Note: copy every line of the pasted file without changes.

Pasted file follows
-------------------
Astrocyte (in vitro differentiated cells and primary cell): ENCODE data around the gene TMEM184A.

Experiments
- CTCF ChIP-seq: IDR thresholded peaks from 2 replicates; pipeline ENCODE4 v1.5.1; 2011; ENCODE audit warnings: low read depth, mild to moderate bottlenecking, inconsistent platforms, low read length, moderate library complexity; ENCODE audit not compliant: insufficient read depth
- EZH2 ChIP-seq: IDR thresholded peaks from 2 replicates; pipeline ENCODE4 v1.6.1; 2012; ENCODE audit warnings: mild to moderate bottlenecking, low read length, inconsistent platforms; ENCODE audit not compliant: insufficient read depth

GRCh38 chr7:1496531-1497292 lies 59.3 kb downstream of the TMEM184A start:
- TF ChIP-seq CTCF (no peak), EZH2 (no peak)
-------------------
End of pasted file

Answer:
Astrocyte (in vitro differentiated cells and primary cell): ENCODE data around the gene TMEM184A.

Experiments
- CTCF ChIP-seq: IDR thresholded peaks from 2 replicates; pipeline ENCODE4 v1.5.1; 2011; ENCODE audit warnings: low read depth, mild to moderate bottlenecking, inconsistent platforms, low read length, moderate library complexity; ENCODE audit not compliant: insufficient read depth
- EZH2 ChIP-seq: IDR thresholded peaks from 2 replicates; pipeline ENCODE4 v1.6.1; 2012; ENCODE audit warnings: mild to moderate bottlenecking, low read length, inconsistent platforms; ENCODE audit not compliant: insufficient read depth

GRCh38 chr7:1496531-1497292 lies 59.3 kb downstream of the TMEM184A start:
- TF ChIP-seq CTCF (no peak), EZH2 (no peak)